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The Worst Seasons in KU Football History

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You thought last year's team was bad? Wait until you get a load of these guys.

Otto Greule Jr/Getty Images

Look, most of us have been Kansas fans for a long time.  Most of the time, we have not seen a very good product on the gridiron.  Sure, we've had our moments - 2007 will live on forever in my mind, that home game at Arrowhead notwithstanding.

You think things have been bad lately?  Honestly, you have no idea.  In fact, according to the metric(*) I'll be using, 2014 only ranks as the 16th-worst season in KU history, while 2013 ranks 11th, 2012 ranks 17th, 2011 ranks 27th, and 2010 ranks 10th.  So yeah, the last four years have been bad - awful even - but not necessarily historically bad.

(*) - Per Matt Brown at SB Nation: The best tools for comparing teams don't always go back far enough, so I looked at three different data points.

In its history (well, since 1901), KU only has one winless season.  (Actually, the Jayhawks were quite good in the late 1890s.  But we're only considering seasons after 1900.)  The Jayhawks have won only one game six times, and won only two games 14 times.  9+ win seasons you can count on one hand (5) - and one of those was in 1905.  With all those fun statistics in mind, let's take a look at the six worst KU football teams of all time.

6.1986, 3-8 (0-8 Big 8), -10.65 SRS

Coached by Bob Valesente in his first year at Kansas, these Jayhawks started off 3-1, beating powers such as Utah State, Indiana State, and Southern Illinois before going winless in conference play.  Led by guys like Mike Orth (QB), Arnold Snell (RB), the '86 'Hawks finished 104th of 105 teams in points per game (10.2), and 92nd of 105 in points allowed per game (29.7).  KU was shut out three times (North Carolina, Nebraska, Missouruh) and allowed 40+ points three times (Oklahoma 64, Nebraska 70, Missouruh 48).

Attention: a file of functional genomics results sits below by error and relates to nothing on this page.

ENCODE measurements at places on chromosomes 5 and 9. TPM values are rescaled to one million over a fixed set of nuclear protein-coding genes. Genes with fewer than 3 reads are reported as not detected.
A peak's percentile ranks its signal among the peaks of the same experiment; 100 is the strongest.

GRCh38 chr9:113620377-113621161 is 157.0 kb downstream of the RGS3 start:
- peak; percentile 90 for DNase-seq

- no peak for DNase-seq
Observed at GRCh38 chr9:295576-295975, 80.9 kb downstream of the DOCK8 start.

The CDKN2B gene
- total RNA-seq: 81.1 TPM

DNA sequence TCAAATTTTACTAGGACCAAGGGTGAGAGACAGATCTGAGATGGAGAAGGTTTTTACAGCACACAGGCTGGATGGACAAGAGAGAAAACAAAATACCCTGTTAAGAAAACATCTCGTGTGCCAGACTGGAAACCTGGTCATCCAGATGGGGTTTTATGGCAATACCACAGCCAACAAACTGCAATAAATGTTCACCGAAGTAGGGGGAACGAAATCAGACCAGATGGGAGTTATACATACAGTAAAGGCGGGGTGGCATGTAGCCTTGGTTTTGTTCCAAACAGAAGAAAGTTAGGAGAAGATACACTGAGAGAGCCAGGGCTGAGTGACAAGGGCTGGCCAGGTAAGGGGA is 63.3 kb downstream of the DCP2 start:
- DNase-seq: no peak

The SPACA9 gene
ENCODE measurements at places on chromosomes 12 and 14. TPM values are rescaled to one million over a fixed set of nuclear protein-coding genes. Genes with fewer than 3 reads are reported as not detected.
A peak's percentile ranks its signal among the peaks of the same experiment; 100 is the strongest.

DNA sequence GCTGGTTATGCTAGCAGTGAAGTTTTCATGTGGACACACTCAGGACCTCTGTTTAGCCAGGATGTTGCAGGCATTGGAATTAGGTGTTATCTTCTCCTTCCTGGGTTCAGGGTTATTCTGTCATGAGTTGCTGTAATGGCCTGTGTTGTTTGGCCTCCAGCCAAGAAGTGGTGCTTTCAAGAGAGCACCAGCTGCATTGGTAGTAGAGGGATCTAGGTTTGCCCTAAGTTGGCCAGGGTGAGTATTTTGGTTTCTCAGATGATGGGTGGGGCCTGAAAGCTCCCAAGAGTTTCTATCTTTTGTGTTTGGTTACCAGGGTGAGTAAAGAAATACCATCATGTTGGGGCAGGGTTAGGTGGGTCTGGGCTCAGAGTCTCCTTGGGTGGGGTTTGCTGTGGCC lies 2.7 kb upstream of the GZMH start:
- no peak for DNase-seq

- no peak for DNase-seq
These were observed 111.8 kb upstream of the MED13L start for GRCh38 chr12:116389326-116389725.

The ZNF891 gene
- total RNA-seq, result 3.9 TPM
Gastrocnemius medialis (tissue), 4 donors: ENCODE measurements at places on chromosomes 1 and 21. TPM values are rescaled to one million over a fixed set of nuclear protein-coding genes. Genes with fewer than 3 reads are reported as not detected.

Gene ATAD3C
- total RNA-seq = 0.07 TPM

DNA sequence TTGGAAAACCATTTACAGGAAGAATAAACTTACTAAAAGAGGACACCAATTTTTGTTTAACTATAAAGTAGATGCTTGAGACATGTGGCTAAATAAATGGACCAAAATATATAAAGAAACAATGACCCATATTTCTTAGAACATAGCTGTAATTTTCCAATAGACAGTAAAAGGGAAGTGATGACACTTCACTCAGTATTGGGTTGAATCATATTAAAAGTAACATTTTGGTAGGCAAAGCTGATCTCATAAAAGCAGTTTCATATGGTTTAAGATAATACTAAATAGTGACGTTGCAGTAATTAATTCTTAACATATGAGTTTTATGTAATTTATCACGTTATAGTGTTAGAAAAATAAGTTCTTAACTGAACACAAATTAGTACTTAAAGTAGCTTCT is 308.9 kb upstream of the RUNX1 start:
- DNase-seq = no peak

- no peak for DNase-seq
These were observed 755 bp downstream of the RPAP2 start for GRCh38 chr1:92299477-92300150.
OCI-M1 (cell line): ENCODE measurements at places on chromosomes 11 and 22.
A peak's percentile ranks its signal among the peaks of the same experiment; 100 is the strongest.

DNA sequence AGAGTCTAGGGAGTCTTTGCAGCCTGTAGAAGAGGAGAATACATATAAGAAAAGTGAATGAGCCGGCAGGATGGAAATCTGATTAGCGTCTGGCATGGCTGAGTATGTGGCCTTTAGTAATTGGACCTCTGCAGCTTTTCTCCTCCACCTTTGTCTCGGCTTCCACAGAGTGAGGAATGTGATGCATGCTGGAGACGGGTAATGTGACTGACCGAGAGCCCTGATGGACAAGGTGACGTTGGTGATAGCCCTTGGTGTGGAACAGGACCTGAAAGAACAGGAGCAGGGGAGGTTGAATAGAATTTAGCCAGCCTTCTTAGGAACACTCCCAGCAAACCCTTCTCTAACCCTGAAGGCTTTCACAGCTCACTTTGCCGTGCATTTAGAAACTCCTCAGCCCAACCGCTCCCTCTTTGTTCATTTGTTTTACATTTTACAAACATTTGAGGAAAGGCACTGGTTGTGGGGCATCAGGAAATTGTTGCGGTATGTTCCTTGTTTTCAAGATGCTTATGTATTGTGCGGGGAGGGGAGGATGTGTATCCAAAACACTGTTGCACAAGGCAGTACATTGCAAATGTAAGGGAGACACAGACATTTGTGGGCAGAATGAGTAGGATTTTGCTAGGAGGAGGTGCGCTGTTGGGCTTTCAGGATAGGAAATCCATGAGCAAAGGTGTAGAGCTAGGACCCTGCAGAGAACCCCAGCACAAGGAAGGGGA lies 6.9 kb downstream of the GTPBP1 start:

5.1942, 2-8 (1-5 Big 6), -12.15 SRS

Coached by Gwinn Henry in what would be his final season at KU, these Jayhawks started 0-5 before picking up their first win of the season over Kansas State.  KU would later defeat Washington (MO) that season as well.  The first game of the year was a 61-0 debacle in Lawrence at the hands of Iowa Navy Pre-Flight (which would become quite the national power in its three years of existence).  These 'Hawks only scored 7.7 points per game (108th of 121) while allowing 24.8 points per game (117th of 121).  KU was shut out four times that year (Iowa Navy, Marquette, Denver, Oklahoma).

4.1987, 1-9-1 (0-7-1 Big 8), -13.22 SRS

Coach Bob Valesente's second (and final) year at the helm of the Jayhawks went worse than his first.  After picking up a win in the fourth game of the season, a 16-15 barn burner vs Southern Illinois, the hapless Jayhawks continued onward toward what would become known as the Toilet Bowl vs K-State.  The Jayhawks blocked a field goal at the end of the game to preserve a 17-17 tie, and both teams went on to lose their last two games.  Valesente would get canned, K-State coach Stan Parrish would last only one more year, the Wildcats would then hire Bill Snyder, and the rest is history, as they say.  Anyway, the '87 Jayhawks, while only getting shut out once that year, still finished 101st out of 104 in points per game (12.3) and 99th of 104 in points allowed per game (36.2).  Five teams would score 40+ on the Jayhawks: Auburn (49), Nebraska (54), Iowa State (42), Oklahoma (71), and Oklahoma State (49).  1987 saw the eighth-most points allowed by any KU team, ever (398).